Winnipeg police are disputing a senior's claim that he got ticketed for talking on a cellphone while driving, even though he does not own a cellphone.
Laszlo Piszker and his wife, Margaret, were pulled over by two city police officers in the 2500 block of Portage Avenue on Friday.
Piszker, 74, was handed a $199.80 ticket for talking on a cellphone while driving.
On Monday, Piszker told CBC News he is so technically challenged, he wouldn't know how to operate a cellphone even if he had one.
But in a statement issued late Tuesday, the Winnipeg Police Service said its review of the case has uncovered information that is "contradictory to the information that has been depicted in the local media."
According to police, the two officers were driving down Portage Avenue when they saw, from about two metres away, a male driver holding a cellphone to his ear.
The officers turned on their cruiser's emergency lights and followed the vehicle for several blocks before it pulled over, according to police.
'That's not right'
But Piszker told CBC News on Tuesday that the police service's version of events is incorrect.
"That's not right. That never happened," he said.
"I've never been on the phone, and they didn't follow me several blocks like what they said. That's not correct."
When asked why he thinks the police would be saying otherwise, Piszker replied, "They don't want to back down because they look like [a] bunch of idiots.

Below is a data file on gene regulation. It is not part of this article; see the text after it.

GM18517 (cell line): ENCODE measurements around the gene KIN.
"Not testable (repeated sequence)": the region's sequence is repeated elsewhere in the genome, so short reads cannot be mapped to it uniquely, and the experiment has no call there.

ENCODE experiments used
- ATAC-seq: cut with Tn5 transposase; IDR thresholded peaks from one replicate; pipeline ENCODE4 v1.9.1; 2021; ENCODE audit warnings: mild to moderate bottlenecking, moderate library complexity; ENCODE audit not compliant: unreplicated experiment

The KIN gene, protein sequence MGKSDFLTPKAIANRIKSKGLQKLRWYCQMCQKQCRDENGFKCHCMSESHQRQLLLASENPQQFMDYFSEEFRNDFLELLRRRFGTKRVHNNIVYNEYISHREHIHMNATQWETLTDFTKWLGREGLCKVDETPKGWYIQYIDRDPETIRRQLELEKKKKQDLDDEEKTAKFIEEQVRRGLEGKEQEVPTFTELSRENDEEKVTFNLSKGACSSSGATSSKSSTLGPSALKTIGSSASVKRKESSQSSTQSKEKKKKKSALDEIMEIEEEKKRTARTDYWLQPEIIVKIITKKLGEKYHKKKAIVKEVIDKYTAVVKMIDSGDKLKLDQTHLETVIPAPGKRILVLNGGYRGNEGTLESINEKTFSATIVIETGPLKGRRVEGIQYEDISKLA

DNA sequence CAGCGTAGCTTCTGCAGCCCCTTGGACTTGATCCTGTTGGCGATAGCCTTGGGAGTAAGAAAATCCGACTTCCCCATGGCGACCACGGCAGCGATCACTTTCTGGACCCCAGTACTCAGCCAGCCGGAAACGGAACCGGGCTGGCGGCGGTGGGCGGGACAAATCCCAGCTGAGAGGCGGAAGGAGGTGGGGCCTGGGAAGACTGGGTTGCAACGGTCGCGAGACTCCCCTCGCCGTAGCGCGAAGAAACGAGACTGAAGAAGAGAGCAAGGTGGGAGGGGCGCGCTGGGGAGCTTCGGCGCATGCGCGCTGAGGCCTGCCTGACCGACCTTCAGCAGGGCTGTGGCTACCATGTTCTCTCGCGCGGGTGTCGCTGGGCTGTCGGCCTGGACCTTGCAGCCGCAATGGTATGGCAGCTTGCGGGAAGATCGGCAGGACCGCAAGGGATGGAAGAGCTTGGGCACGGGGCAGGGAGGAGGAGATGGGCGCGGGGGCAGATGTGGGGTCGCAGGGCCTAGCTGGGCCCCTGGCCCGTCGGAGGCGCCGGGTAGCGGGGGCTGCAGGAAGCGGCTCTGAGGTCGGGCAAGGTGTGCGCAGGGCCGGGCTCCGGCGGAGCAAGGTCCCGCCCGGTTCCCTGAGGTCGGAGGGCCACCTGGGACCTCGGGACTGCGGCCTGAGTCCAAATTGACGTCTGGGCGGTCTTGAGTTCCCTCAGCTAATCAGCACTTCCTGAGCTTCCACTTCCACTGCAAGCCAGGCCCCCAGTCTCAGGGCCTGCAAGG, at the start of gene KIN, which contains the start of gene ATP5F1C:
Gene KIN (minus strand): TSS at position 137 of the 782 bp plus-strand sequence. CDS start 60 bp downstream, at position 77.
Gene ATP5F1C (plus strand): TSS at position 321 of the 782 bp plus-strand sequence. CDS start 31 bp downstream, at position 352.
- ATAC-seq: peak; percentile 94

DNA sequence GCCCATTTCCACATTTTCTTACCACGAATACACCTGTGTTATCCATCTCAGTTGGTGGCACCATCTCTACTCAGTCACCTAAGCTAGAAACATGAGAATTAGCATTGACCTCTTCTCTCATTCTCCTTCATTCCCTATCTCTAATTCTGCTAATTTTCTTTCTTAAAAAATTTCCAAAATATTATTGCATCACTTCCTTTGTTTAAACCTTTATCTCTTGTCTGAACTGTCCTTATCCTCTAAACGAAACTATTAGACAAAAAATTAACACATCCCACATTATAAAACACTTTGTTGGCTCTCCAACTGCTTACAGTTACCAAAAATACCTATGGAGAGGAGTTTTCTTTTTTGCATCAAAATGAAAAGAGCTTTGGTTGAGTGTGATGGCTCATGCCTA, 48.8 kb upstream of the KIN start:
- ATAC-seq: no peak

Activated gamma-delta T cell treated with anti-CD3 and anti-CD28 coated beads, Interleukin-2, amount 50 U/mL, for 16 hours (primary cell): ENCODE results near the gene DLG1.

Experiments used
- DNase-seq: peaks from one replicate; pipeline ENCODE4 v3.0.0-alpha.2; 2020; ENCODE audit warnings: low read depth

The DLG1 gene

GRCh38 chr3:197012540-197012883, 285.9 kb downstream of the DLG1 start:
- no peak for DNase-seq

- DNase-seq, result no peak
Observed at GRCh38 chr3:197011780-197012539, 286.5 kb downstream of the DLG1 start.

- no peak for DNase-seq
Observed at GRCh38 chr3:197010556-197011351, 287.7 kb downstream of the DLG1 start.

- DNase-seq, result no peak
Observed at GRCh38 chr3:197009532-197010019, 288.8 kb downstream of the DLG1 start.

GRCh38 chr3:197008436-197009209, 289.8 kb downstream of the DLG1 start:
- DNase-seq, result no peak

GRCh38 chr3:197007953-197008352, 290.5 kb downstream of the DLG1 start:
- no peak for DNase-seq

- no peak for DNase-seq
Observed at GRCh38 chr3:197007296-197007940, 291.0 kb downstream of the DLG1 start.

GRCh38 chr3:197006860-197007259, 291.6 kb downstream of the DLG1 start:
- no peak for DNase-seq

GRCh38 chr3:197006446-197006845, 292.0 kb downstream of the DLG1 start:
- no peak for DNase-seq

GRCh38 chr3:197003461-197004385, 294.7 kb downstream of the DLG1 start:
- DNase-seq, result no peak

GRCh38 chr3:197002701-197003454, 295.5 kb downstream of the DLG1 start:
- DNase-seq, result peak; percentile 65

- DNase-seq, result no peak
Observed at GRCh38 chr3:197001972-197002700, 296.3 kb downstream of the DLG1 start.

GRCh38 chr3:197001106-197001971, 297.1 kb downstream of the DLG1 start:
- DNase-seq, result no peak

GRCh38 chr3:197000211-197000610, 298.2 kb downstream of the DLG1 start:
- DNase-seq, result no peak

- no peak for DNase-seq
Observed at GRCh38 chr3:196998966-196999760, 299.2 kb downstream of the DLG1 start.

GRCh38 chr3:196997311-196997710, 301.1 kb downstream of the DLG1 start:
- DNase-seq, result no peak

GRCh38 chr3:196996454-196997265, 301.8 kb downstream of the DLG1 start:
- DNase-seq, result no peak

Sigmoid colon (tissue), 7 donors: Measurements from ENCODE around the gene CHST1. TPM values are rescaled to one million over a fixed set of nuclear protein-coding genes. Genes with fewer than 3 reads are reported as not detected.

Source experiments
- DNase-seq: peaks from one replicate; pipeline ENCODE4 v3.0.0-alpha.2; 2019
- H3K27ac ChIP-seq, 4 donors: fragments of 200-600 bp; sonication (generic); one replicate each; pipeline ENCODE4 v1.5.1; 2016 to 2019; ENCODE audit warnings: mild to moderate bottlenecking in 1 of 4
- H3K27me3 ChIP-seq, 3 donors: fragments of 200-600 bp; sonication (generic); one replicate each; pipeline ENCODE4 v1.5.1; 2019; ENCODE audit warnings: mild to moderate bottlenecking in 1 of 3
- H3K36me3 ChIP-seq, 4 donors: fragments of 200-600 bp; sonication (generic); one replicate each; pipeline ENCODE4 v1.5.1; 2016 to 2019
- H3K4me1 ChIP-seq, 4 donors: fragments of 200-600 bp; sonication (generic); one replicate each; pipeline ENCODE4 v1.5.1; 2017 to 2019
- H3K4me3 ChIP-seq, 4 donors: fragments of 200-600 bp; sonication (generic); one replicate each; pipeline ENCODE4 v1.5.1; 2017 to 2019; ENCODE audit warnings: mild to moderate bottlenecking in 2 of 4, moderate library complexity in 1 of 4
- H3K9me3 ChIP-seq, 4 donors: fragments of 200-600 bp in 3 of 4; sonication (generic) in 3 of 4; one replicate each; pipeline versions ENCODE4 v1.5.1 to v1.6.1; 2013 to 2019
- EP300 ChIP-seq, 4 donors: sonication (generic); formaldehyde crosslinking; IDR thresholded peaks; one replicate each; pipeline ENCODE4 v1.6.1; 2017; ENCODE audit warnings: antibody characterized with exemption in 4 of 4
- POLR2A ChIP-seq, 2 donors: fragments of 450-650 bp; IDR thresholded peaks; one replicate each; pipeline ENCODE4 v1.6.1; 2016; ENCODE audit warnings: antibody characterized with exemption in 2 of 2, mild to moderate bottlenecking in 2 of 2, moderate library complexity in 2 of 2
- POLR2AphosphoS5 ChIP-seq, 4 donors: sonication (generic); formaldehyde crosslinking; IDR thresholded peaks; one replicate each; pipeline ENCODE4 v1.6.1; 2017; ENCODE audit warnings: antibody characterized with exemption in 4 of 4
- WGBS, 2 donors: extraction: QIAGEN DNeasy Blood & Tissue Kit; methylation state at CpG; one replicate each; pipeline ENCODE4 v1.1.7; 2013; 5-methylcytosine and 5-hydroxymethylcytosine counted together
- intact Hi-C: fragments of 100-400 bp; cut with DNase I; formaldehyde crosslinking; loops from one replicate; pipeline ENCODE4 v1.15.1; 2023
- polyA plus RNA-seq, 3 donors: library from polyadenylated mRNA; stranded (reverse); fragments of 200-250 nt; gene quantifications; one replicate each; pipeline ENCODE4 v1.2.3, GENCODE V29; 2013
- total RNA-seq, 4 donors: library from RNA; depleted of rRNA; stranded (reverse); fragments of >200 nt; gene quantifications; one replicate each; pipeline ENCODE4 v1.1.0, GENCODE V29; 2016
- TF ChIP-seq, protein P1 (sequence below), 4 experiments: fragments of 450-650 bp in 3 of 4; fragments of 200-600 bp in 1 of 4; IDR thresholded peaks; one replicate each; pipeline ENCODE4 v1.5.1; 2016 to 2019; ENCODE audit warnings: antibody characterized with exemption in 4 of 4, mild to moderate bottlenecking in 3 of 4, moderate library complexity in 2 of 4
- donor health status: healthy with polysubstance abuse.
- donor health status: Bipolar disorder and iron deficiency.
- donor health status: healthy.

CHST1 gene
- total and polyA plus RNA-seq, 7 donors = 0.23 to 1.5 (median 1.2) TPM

"Those two cops … they just wanted to give that ticket to somebody, come hell or high water," he said.
The Winnipeg Police Service said it would not comment any further on the case, as "the proper forum to contest an offence notice is in a provincial court," the statement said.
Piszker said when he and Margaret went to a nearby police station to complain about the traffic ticket, the attending officer laughed and suggested the ticket was likely issued in order to fill a quota.
Piszker vowed to fight the ticket to the end.
Winnipeg police have come under fire recently for what many motorists believe is a push to issue more traffic tickets.
Earlier on Tuesday, the union that represents the city's police officers said the ticket push will hurt the relationship between police and the public, as well as divert police resources from responding to more serious crimes.